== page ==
Interview with Ketan Jawdekar at Monday 3rd of March 2014: DI: What is the main principle, idea and inspiration behind your design?
KJ : The client wanted this restaurant to open doors for its discerning patrons to the exqusite South Eastern Architecture, inspired by nature and its marvellous manifestations. This 1300 m2 of roof top of a commercial centre with open and enclosed area was supposed to house Pan Asian Cusine in fine dining, open-air lounge and banquet cum open air dining on week ends. Arising close and personal with surrounding Mother Nature was the key result area while going to the drawing board.
DI: What has been your main focus in designing this work? Especially what did you want to achieve?
KJ : Concept being Pan Asian, Adopting South East Architecture focusing more on getting close to nature and natural elements was the key criteria in designing. To allow peripheral landscape to flow inside and enclosed spaces to merge outside, Creating smooth transition of open and enclosed spaces was the main focus on designing this outlet.
DI: What are your future plans for this award winning design?
KJ : The Trikaya brand has already established its name in metro cities of India like Pune and Mumbai. Owners of the brand wish to take the concept globally and are working on various possibilities abroad.
DI: How did you come up with the name for this design? What does it mean?
KJ : Trikaya is a Sanskrit word used in the Buddhist context to refer to levels of manifestation. Tri means Three and Trikaya as a concept concerns three levels of Bhuddhahood. It may be helpful to think three as Abstract, Mystic and Human Realms.
DI: What is the most unique aspect of your design?
KJ : It portrays the Oriental philosophy of The Absolute, Timeless Communication and the Real World combined together quite ingeniously offering a functional yet emotional and visual delight as well.
DI: What are some of the challenges you faced during the design/realization of your concept?
KJ : The positioning of the existing services imposed division of spaces, which were difficult to merge with the flow in totality. Smooth transition of spaces, letting the landscape to flow inside while an enclosed space to merge with outside nature without compromising on the functionality was the challenge. Lush green hills around the site were an added advantage. Contemporary styling as a base, we decided to add glimpses of South Eastern elements to arrive at the final solution.
DI: Any other things you would like to cover that have not been covered in these questions?
KJ : Welcoming lift lobby is artistically covered into a Reception and also functions as the diversion for Fine Dining, Lounge and the Banquets on either side. Courtyard Dining is housed in a semi enclosed passage with wooden battens leading to the Fine Dining area and has a bale (Balinese Structure) section. A water curtain on black lava stone wall gives a soothing and eye pleasing backdrop for the Bale area.
Simplicity is the key for this elegant décor. It plays with an earthy look while a dash of bold colors act as a dressing. Natural Elements - wood, stones, planters and the engaging play of light and shadow enliven the Divine experience while you flow from one section to another. It portrays the Oriental philosophy of The Absolute, Timeless Communication and the Real World combined together quite ingeniously offering a functional yet emotional and visual delight as well.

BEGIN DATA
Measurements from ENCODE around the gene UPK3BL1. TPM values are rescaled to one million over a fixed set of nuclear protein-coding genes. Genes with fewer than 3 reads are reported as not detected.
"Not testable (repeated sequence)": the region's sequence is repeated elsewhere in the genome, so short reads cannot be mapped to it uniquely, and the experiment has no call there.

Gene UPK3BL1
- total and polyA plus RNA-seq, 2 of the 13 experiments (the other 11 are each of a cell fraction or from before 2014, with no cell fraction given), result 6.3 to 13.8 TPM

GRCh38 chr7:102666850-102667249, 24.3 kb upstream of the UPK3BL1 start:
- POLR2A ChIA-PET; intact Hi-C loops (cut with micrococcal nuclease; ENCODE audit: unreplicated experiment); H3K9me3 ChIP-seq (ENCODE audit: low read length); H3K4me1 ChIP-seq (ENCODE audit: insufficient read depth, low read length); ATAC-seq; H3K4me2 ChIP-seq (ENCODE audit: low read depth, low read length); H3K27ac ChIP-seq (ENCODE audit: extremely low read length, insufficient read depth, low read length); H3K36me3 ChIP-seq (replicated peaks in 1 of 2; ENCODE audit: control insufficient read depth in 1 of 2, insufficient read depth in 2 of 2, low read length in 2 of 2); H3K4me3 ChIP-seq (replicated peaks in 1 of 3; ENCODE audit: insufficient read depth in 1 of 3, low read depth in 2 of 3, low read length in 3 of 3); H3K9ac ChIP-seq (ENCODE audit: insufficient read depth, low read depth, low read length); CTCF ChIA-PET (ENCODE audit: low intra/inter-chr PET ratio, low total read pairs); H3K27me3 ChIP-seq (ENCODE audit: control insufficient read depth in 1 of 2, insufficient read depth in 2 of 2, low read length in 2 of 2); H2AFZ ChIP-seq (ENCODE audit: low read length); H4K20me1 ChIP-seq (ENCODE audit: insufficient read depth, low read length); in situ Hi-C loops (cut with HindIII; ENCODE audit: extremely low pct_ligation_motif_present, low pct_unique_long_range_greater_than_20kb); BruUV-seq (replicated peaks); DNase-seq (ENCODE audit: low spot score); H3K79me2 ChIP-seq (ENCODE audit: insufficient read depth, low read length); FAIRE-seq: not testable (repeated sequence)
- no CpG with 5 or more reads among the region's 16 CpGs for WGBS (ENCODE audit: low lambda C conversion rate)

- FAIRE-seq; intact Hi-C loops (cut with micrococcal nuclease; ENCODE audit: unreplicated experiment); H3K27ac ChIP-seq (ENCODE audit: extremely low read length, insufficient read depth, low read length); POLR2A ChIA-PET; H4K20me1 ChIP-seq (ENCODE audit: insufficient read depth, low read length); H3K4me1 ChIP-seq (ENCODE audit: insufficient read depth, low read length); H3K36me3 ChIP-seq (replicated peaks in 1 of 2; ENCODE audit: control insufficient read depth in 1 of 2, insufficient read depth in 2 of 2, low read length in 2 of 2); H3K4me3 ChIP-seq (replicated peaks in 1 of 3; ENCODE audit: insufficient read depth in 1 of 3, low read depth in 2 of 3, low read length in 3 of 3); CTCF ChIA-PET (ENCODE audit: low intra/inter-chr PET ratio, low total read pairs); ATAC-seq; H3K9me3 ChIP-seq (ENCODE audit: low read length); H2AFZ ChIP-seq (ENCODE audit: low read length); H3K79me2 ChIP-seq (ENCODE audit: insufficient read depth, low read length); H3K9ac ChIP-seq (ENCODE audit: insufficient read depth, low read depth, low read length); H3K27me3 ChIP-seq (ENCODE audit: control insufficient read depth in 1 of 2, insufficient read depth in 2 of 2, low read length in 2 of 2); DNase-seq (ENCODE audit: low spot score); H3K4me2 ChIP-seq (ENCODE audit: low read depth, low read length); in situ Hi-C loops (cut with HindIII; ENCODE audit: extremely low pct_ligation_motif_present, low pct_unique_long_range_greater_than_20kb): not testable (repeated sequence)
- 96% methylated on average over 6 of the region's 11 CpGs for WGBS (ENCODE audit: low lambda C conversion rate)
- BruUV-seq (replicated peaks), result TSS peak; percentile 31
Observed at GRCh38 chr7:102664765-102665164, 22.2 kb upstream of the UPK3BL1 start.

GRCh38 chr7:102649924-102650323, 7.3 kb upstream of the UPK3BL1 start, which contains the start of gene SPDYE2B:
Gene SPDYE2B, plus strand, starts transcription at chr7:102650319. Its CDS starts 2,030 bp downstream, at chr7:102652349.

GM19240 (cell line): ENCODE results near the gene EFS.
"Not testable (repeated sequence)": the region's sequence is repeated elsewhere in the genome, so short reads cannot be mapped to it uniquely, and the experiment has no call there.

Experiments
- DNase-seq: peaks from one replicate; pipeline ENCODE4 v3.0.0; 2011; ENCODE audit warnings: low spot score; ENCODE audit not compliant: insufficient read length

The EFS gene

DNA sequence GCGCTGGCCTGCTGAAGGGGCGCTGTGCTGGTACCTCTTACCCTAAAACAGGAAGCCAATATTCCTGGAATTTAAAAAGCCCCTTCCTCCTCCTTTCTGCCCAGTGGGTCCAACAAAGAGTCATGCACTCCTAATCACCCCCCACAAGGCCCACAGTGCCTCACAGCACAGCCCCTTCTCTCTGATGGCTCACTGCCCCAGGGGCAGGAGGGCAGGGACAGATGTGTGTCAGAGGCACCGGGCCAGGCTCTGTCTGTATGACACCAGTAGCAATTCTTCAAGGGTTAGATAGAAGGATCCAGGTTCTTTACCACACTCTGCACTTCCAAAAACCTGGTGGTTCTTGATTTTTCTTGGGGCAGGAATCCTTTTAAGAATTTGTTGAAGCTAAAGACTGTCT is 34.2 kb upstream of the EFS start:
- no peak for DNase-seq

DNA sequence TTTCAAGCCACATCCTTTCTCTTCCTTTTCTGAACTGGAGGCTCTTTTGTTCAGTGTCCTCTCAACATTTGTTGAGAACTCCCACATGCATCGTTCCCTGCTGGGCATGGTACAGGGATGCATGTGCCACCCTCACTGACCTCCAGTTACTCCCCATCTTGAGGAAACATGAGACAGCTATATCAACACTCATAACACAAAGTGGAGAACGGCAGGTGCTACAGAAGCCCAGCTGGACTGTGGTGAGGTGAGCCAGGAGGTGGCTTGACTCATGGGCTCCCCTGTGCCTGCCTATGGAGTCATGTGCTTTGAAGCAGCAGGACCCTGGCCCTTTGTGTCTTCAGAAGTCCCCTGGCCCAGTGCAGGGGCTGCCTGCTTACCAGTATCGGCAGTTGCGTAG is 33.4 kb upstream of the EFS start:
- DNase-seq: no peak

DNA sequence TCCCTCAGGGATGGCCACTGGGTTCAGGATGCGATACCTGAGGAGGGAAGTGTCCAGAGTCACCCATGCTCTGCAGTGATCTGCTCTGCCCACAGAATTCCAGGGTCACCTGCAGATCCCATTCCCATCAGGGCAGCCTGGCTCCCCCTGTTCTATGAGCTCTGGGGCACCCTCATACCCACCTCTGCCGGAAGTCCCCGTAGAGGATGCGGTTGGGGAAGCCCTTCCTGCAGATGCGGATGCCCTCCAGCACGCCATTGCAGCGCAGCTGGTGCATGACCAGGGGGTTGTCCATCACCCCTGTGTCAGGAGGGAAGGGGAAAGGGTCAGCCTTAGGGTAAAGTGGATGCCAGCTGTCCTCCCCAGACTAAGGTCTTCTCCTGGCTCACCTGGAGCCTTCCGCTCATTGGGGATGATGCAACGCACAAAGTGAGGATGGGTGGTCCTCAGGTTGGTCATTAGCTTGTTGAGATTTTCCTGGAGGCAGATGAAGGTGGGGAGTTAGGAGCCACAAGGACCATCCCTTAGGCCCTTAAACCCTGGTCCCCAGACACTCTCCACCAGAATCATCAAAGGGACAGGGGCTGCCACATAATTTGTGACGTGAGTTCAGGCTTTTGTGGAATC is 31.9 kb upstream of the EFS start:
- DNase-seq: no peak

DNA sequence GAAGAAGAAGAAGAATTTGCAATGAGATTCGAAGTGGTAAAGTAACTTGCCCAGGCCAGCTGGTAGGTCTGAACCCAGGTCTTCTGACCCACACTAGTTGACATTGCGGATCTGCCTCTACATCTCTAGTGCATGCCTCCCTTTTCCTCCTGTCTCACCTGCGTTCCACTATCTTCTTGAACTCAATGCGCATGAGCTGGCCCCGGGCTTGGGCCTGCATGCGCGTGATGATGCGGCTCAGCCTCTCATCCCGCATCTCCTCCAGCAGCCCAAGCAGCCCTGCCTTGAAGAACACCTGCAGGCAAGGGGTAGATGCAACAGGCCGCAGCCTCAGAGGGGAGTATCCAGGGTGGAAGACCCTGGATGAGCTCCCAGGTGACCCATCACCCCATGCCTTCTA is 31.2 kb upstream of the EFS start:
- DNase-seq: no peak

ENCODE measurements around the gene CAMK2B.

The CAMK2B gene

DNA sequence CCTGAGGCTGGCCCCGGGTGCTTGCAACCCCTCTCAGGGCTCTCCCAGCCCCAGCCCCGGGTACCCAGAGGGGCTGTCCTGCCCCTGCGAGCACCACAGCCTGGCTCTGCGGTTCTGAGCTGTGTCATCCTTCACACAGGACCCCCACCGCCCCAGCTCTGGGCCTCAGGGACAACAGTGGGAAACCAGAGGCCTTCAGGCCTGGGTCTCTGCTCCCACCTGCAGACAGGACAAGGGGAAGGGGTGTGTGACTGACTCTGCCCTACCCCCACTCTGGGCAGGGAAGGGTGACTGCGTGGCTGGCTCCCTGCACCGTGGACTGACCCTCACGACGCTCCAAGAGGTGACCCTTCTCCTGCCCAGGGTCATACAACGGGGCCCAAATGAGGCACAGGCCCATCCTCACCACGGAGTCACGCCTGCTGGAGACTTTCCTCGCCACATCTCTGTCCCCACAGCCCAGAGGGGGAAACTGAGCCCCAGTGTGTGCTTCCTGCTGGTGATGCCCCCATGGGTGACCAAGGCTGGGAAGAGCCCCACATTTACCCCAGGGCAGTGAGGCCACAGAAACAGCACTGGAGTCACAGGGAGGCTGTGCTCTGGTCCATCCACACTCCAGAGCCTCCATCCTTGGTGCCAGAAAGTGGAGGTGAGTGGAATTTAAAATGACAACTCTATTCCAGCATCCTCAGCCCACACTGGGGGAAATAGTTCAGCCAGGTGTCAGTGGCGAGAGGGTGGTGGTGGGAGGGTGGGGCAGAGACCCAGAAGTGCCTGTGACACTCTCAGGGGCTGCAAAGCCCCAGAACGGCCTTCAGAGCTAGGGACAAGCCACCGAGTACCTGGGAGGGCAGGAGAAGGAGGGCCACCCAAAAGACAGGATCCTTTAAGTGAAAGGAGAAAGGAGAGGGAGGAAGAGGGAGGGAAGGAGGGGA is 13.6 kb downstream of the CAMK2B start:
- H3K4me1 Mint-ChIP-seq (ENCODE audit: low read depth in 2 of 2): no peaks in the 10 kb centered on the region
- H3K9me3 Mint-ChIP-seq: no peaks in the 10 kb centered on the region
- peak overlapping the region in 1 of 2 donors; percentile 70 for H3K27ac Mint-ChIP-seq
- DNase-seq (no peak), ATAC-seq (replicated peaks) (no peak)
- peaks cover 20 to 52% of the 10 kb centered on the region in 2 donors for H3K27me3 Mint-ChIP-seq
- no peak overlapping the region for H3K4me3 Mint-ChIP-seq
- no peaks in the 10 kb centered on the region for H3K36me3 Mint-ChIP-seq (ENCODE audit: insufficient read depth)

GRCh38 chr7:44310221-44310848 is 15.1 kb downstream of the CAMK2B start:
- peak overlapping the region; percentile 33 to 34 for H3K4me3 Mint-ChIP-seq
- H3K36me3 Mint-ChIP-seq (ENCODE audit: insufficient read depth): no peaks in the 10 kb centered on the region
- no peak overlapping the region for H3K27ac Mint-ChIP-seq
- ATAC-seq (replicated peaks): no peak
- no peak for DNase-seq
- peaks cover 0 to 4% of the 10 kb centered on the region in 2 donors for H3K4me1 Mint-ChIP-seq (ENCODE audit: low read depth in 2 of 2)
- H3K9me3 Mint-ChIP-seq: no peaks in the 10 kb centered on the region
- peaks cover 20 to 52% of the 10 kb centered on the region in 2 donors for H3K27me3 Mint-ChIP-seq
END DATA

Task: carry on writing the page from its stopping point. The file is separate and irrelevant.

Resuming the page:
The aisle from lift lobby continues in the enclosed Air Conditioned area with Balinese entry gates carved out of black lava stone. Fine dining is divided into various sections like Chef’s table, Bar area, Main area and a transition area to the lounge. Natural elements like water, stones are used for diverse applications while plants assist in maintaining the continuity allowing nature to gush inside.
Lighting is diffused but not dark and more like task oriented. The engaging play of light and shadow takes you to the different world all together. Huge earthen pot with the flowing water and a fishpond greets you at the entrance of the fine dining area.
Chef’s table accommodates ten guests and is carved out of a single bark of Mango tree. Huge Buddha painted by architect himself on back wall with vibrant colours and with finger strokes gives chef’s table an exclusive identity. Bar counter acts as an accent piece and is purposely painted bright highlighting its presence. Silk curtains add a feminine touch enhancing the elegance of the place.
The ceiling is painted black for establishing the continuity with twinkling sky outside in the night. It adds to the décor even in daytime by creating illusion of high ceiling.
Walk down from the transition space to open lounge area overlooking lush green hills transports you straight into the laps of Mother Nature. Listening Lounge Music while relaxing in comforting chairs and sofas one can unwind effortlessly and enjoy breezy evenings to the hilt. The lotus ponds, flowering shrubs and bamboo trees take you to the South East Asian countryside. The stone carving partitions give you the privacy and the sense of enclosure for group seating. The highlight of the Lounge is Huge Buddha face carved out of single root from tamarind tree. It acts as a feature wall in lounge area and is one of its kind. One can simply go on looking at it for hours.
Banquet cum Open Air Dining area is designed to form a wooden stage for small functions and the wooden pergolas to accommodate general seating area. It has a buffet counter on the opposite side of the stage. The banquet area in totality gives a sense of garden venue with lots greenery and water bodies following the concept and the continuity. Garuda carved out of sand stone and the sandstone carving pillars in banquet area are the accent pieces used to establish the backdrop for different areas.